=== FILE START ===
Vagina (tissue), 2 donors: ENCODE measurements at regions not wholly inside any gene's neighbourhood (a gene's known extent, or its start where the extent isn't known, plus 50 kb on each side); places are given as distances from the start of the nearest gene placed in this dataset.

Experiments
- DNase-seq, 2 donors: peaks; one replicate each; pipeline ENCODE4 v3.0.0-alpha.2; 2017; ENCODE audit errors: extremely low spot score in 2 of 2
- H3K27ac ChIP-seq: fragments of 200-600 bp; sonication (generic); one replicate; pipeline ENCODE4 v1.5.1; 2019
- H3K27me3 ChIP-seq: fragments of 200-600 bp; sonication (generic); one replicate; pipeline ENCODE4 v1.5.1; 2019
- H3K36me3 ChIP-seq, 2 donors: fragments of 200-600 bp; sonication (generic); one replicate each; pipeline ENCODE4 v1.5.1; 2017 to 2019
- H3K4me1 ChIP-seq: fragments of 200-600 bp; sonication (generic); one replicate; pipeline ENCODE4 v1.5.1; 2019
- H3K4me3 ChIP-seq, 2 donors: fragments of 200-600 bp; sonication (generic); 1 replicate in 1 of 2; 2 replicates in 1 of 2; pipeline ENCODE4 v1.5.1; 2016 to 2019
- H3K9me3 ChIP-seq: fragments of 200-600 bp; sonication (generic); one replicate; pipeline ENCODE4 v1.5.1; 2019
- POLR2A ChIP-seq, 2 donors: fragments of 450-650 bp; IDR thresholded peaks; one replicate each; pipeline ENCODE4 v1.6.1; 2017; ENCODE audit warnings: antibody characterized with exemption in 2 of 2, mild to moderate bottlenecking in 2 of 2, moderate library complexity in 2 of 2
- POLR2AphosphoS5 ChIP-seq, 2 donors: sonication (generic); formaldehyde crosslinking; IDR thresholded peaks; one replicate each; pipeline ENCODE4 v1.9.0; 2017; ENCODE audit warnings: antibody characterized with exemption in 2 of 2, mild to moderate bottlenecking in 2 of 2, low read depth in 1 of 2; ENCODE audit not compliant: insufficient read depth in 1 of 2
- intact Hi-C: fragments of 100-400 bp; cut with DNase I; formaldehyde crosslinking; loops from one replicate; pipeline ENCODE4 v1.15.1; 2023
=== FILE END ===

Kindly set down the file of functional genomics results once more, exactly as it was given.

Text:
Vagina (tissue), 2 donors: ENCODE measurements at regions not wholly inside any gene's neighbourhood (a gene's known extent, or its start where the extent isn't known, plus 50 kb on each side); places are given as distances from the start of the nearest gene placed in this dataset.

Experiments
- DNase-seq, 2 donors: peaks; one replicate each; pipeline ENCODE4 v3.0.0-alpha.2; 2017; ENCODE audit errors: extremely low spot score in 2 of 2
- H3K27ac ChIP-seq: fragments of 200-600 bp; sonication (generic); one replicate; pipeline ENCODE4 v1.5.1; 2019
- H3K27me3 ChIP-seq: fragments of 200-600 bp; sonication (generic); one replicate; pipeline ENCODE4 v1.5.1; 2019
- H3K36me3 ChIP-seq, 2 donors: fragments of 200-600 bp; sonication (generic); one replicate each; pipeline ENCODE4 v1.5.1; 2017 to 2019
- H3K4me1 ChIP-seq: fragments of 200-600 bp; sonication (generic); one replicate; pipeline ENCODE4 v1.5.1; 2019
- H3K4me3 ChIP-seq, 2 donors: fragments of 200-600 bp; sonication (generic); 1 replicate in 1 of 2; 2 replicates in 1 of 2; pipeline ENCODE4 v1.5.1; 2016 to 2019
- H3K9me3 ChIP-seq: fragments of 200-600 bp; sonication (generic); one replicate; pipeline ENCODE4 v1.5.1; 2019
- POLR2A ChIP-seq, 2 donors: fragments of 450-650 bp; IDR thresholded peaks; one replicate each; pipeline ENCODE4 v1.6.1; 2017; ENCODE audit warnings: antibody characterized with exemption in 2 of 2, mild to moderate bottlenecking in 2 of 2, moderate library complexity in 2 of 2
- POLR2AphosphoS5 ChIP-seq, 2 donors: sonication (generic); formaldehyde crosslinking; IDR thresholded peaks; one replicate each; pipeline ENCODE4 v1.9.0; 2017; ENCODE audit warnings: antibody characterized with exemption in 2 of 2, mild to moderate bottlenecking in 2 of 2, low read depth in 1 of 2; ENCODE audit not compliant: insufficient read depth in 1 of 2
- intact Hi-C: fragments of 100-400 bp; cut with DNase I; formaldehyde crosslinking; loops from one replicate; pipeline ENCODE4 v1.15.1; 2023